The Diapason of the Sea       

 
The pale sun rises and the pale sun sets;

The blistered lifeboats drift away in pairs;

The oyster opens like an eye; and nets

Bring up a treasure from the water-stairs.

 

A new beginning, but to what avail?

The words which follow are not those I meant -

As though the lifeboats suddenly should sail,

Without a course or compass, homeward bent.

 

But yet again the image differs from

The mould in which I thought to cast this work;

And in the sea as sudden changes come:

The four horizons, where the dolphins lurk

 

Within the river that runs round the world,

Remain as blank before the drifting boats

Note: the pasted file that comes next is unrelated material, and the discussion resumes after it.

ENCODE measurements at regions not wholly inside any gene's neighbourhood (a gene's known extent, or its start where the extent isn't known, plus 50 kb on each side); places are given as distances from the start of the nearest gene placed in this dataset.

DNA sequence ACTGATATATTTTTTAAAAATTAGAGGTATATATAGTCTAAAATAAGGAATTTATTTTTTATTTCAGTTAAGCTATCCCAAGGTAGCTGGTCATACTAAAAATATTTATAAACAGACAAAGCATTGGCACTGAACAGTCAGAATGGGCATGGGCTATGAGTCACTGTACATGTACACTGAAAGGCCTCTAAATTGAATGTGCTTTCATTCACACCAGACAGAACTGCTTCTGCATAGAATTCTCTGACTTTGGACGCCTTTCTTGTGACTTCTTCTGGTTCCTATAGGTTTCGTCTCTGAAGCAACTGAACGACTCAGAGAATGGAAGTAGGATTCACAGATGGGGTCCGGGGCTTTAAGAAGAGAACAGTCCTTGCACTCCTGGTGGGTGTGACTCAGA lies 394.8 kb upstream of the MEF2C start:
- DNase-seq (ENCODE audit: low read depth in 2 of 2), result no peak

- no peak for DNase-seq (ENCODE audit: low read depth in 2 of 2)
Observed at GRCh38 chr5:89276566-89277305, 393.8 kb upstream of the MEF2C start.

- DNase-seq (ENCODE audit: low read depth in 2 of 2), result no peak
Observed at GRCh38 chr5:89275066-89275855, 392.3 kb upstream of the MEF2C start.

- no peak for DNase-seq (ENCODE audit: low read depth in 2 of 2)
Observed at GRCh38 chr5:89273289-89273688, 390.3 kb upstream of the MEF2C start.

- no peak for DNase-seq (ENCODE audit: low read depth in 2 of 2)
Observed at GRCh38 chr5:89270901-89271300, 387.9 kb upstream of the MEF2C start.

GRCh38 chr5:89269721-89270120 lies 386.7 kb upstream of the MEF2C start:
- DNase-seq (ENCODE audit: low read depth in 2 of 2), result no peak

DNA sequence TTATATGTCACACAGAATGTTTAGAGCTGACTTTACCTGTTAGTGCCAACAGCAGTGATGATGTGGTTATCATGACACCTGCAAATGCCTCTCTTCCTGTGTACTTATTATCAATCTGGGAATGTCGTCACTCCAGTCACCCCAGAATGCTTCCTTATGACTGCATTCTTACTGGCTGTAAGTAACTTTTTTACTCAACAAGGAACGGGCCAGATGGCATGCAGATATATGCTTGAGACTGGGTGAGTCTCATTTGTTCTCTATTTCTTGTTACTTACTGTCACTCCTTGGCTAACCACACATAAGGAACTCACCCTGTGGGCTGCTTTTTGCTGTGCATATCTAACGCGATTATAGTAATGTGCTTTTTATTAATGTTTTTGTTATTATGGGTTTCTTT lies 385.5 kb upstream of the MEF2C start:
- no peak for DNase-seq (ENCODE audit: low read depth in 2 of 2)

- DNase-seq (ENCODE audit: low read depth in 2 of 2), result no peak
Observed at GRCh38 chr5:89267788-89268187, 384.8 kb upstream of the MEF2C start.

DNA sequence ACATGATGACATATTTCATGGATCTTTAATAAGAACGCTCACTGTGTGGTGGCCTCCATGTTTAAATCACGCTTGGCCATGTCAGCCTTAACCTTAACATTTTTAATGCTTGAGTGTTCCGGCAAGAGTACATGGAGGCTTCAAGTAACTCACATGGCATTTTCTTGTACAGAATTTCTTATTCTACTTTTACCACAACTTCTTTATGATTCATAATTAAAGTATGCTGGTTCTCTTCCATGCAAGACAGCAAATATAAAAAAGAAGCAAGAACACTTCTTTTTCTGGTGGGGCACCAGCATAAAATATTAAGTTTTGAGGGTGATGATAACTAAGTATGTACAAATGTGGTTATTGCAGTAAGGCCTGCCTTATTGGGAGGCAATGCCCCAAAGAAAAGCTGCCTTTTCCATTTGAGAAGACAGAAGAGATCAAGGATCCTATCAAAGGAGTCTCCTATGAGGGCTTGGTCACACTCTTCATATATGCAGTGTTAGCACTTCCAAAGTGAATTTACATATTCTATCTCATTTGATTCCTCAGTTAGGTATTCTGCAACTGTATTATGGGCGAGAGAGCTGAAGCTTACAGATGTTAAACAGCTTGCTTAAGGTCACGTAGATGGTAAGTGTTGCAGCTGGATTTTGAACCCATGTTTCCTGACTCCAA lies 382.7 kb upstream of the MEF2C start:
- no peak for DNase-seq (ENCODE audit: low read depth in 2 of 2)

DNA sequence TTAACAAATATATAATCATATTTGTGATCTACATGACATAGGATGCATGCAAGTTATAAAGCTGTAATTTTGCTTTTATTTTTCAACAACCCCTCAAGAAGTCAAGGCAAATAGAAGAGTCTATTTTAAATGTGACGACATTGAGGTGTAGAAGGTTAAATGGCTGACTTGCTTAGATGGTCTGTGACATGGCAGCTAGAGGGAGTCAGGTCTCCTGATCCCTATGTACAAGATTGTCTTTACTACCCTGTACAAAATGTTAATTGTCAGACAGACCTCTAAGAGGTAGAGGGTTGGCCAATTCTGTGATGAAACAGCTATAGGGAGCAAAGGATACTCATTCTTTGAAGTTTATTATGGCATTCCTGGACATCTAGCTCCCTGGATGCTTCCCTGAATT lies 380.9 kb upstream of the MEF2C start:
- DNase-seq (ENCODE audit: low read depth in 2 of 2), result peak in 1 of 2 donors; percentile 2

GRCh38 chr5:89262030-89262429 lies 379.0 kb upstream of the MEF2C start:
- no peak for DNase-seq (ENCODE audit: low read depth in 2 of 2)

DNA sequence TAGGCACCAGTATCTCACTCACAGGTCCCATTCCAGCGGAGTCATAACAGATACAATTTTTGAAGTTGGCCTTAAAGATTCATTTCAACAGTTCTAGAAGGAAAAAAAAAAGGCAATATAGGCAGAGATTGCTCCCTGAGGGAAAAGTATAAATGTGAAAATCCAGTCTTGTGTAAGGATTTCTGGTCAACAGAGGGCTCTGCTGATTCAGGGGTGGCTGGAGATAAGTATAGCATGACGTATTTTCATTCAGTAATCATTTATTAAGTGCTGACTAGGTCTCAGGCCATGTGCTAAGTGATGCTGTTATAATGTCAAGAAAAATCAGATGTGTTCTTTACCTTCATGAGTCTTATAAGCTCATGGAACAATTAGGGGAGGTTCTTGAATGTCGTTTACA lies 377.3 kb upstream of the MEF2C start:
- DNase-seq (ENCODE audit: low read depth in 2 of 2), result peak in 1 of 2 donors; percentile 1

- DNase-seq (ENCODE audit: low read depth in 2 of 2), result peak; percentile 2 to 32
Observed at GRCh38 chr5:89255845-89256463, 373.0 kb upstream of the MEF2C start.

As does the paper sail the poem unfurled.

But still the chest, no longer freighted, floats.

 

And thus the oyster, once his anguish goes

To shine at night with moonlike splendour, may

Sink, unsung, to where the sea-stream flows;

For never do those blistered lifeboats stay

 

On one wave long enough but all there kneel.

And so what was not meant has come about.

The poem has sailed into a calm; the keel

Has scraped across the barrier-reef of doubt.

 

The sun, the lifeboats, and the oyster are

Caught in the nets that skeined the water-stairs.

Not now the last lights from a polar star,

But morning in the tropics, thanksgiving prayers.